By providing distributed access to a single, verified source of truth, ASX’s blockchain-inspired system will open up new opportunities to digitise multi-party workflows, according to the exchange operator’s deputy chief executive officer, Peter Hiom.
The ASX’s project to replace its aging clearing and settlement system — CHESS, a COBOL-based system rolled out in 1994 — with a new system based on distributed ledger technology (DLT) is probably one of the highest-profile efforts to employ a blockchain-esque system in a critical production environment.
The new system will be a private, permissioned blockchain with segregated data. As a result, everyone participating in the network will be known and will need to meet certain security standards. In addition, the only data that they will hold in their node is the data which they are a party to, Hiom said during a panel held at VMware’s vFORUM event this week in Sydney.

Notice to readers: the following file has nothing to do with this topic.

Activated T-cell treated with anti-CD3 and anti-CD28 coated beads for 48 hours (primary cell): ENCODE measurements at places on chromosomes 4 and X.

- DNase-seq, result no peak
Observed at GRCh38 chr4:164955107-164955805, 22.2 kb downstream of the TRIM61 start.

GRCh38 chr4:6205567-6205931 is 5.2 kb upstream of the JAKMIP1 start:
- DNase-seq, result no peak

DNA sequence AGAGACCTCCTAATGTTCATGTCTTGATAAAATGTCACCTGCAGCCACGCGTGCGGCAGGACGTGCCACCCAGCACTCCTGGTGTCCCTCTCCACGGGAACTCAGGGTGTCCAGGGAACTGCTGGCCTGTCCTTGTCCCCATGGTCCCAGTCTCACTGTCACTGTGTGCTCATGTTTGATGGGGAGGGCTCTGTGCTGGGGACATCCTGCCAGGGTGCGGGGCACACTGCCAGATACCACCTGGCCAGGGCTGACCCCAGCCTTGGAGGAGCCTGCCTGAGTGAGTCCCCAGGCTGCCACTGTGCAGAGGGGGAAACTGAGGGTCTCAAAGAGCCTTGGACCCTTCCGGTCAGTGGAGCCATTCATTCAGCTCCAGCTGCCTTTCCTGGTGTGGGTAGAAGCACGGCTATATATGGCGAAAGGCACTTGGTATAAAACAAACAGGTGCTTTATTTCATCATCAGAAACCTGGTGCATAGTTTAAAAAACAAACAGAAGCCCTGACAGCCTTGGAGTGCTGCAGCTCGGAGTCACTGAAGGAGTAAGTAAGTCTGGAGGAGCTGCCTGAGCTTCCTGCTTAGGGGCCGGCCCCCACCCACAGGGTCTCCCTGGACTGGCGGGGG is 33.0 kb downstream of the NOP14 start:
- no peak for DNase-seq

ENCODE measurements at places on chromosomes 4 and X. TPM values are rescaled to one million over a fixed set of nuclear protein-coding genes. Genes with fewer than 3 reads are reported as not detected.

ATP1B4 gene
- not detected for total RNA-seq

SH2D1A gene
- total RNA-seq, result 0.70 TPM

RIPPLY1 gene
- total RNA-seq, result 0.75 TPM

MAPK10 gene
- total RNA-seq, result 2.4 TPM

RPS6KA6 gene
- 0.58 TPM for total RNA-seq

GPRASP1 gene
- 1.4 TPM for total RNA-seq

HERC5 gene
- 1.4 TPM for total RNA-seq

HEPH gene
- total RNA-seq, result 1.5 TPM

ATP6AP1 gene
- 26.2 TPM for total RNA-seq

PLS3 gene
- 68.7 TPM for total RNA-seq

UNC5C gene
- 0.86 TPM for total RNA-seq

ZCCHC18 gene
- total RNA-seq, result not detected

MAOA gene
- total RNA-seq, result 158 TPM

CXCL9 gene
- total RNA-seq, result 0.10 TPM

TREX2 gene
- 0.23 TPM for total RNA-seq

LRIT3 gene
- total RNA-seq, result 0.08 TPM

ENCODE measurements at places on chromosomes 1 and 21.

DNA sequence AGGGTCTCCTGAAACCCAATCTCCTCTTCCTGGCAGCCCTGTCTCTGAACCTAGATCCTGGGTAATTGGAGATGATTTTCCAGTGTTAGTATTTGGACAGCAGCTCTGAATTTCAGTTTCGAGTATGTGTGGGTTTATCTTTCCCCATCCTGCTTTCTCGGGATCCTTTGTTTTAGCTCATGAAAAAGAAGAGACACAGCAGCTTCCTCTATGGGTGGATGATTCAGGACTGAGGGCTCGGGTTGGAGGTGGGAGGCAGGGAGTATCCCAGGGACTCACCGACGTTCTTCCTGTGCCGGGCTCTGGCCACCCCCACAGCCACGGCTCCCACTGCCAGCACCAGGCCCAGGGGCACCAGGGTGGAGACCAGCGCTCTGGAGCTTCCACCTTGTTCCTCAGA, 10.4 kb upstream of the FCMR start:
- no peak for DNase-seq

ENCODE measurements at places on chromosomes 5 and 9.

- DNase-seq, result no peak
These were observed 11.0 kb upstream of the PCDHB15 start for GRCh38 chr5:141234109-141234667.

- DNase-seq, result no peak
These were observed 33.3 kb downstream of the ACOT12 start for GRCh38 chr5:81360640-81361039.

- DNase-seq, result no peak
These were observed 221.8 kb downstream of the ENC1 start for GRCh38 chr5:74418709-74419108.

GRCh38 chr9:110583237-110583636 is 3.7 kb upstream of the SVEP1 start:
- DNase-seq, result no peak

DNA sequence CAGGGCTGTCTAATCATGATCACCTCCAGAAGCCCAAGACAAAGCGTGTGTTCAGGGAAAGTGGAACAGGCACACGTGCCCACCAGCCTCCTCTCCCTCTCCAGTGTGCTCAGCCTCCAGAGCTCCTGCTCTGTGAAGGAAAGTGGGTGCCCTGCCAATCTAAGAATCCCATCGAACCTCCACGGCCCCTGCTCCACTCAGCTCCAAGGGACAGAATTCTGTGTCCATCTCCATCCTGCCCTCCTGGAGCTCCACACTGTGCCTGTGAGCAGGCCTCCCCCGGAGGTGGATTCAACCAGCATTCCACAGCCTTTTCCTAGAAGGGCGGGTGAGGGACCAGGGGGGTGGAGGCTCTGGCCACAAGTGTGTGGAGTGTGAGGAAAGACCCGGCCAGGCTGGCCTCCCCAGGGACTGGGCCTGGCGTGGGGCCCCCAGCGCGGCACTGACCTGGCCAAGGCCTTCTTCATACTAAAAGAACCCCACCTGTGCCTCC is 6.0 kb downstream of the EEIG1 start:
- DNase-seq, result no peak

(ASX and VMware in August said that they had signed a memorandum of understanding to collaborate on DLT initiatives.)
When the CHESS replacement goes live, the only full copy of the ledger will be maintained by the operator of the platform; i.e. the ASX. The new system will involve “segregating data, but synchronising it,” Hiom said.
The ASX executive said that the “secret sauce” of distributed ledgers is that a business can independently verify to itself that what it holds is “the truth, the whole truth, and nothing but the truth”. “You don’t have to go back to ASX to prove it; you don’t have to message backwards and forwards,” he said.
A node operator will know that they hold accurate information and that every other node operator also holds accurate information, and can also disseminate data and synchronise it among multiple parties.
“That’s pretty much inter-company straight-through processing that you can…